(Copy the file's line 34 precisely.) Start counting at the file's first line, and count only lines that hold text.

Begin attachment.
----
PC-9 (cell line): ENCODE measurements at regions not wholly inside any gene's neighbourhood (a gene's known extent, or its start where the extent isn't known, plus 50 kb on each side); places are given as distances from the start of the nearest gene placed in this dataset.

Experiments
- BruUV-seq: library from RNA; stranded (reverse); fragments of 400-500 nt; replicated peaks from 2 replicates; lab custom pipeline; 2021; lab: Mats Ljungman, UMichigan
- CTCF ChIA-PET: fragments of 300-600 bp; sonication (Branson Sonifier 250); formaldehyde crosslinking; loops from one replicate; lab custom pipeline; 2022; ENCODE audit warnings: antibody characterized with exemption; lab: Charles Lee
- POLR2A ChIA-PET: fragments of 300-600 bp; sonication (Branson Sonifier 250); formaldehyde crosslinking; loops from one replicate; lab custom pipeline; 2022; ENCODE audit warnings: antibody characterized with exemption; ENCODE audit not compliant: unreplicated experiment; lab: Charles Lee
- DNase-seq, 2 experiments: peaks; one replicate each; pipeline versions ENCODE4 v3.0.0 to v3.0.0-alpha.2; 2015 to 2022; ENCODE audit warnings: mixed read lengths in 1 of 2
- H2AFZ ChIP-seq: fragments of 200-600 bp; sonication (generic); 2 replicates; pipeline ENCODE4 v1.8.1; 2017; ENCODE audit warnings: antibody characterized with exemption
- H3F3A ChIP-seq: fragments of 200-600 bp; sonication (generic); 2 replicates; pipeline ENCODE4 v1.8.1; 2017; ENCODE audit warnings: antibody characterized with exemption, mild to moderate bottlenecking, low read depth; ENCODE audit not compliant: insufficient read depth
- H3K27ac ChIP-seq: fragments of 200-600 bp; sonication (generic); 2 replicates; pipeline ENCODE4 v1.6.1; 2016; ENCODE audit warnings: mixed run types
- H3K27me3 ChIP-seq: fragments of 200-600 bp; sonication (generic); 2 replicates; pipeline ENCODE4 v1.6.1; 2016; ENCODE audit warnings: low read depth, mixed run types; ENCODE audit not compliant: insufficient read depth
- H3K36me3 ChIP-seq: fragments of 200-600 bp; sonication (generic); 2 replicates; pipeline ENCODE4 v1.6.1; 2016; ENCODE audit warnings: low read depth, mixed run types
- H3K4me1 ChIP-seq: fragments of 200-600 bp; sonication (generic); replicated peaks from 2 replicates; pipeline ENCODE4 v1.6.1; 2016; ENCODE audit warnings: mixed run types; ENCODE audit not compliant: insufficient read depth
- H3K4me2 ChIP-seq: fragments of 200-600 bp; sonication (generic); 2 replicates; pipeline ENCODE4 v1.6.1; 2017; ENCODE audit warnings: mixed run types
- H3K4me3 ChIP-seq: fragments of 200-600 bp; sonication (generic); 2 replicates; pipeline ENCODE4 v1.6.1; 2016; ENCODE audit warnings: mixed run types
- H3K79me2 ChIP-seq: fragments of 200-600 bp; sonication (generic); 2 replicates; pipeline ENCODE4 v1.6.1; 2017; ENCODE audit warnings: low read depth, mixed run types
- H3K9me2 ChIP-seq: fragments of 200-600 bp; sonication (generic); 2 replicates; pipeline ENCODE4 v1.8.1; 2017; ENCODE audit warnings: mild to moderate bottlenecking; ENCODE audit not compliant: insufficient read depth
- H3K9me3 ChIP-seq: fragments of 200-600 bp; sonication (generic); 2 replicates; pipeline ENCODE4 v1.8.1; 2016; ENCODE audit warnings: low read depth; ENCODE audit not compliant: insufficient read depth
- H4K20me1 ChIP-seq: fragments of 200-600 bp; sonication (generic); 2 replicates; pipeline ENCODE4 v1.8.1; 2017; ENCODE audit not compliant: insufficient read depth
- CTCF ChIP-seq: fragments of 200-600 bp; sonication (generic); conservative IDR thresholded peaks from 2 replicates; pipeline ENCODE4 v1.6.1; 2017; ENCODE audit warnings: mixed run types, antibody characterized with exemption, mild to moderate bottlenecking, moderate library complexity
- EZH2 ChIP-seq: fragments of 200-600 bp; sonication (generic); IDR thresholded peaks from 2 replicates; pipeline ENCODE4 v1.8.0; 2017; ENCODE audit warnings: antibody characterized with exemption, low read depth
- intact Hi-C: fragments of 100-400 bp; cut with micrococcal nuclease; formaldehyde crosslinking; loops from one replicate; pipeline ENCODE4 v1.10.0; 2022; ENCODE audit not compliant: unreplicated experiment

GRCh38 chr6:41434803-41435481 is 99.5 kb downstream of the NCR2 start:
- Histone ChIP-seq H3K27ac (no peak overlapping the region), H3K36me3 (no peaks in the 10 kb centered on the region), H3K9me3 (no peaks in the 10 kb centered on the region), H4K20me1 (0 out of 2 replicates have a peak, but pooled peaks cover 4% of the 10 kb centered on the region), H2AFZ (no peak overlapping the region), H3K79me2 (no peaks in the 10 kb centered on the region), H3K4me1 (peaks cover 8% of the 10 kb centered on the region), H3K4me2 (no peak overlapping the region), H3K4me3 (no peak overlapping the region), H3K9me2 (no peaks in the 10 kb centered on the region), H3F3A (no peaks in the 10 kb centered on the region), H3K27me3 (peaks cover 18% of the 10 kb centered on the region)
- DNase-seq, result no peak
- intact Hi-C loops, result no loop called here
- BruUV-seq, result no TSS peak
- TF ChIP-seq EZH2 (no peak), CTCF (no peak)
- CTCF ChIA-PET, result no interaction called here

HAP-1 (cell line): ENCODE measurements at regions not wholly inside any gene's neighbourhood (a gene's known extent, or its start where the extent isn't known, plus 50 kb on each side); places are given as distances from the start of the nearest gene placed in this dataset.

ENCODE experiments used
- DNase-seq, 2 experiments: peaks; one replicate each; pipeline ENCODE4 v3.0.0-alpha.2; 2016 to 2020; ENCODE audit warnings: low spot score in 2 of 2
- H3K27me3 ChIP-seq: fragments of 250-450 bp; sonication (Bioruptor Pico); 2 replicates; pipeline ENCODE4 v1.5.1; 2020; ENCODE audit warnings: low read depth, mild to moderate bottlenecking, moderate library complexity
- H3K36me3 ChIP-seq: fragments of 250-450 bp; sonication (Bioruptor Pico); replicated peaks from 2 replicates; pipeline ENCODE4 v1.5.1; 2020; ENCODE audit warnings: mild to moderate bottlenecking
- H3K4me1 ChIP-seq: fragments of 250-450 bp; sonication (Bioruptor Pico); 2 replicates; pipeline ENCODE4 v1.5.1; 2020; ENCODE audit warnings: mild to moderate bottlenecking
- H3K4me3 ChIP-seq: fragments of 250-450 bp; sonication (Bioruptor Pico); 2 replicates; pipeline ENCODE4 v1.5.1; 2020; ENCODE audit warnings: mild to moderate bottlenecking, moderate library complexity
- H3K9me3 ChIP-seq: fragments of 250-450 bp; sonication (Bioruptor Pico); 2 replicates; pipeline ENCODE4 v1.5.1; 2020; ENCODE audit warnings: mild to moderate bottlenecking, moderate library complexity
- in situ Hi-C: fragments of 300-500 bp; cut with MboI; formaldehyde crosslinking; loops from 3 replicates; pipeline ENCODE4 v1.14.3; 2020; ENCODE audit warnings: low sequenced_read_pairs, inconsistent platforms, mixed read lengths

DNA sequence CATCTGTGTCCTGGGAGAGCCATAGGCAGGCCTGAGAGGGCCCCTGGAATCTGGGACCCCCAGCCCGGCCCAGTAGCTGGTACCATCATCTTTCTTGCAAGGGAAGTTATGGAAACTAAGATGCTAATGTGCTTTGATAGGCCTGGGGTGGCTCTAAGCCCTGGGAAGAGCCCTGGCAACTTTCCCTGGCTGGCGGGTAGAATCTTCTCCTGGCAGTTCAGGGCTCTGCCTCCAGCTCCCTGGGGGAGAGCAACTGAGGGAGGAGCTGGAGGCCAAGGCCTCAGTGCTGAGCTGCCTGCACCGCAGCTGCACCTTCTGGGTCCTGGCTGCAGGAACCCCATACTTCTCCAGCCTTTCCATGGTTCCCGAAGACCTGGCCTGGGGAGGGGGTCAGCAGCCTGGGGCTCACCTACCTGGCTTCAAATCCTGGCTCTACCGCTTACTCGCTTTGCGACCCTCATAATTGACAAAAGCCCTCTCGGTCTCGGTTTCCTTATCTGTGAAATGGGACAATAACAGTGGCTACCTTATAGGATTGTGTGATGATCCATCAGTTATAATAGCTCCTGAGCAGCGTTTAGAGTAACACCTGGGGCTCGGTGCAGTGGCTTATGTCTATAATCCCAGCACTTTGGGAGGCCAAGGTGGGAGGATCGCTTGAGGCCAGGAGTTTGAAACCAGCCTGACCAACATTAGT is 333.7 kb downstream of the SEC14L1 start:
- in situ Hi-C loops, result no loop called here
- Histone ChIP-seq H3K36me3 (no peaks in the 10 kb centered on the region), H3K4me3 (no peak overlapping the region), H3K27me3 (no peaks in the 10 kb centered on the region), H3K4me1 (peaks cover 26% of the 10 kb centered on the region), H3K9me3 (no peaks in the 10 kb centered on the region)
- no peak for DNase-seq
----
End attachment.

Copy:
- H3K4me1 ChIP-seq: fragments of 250-450 bp; sonication (Bioruptor Pico); 2 replicates; pipeline ENCODE4 v1.5.1; 2020; ENCODE audit warnings: mild to moderate bottlenecking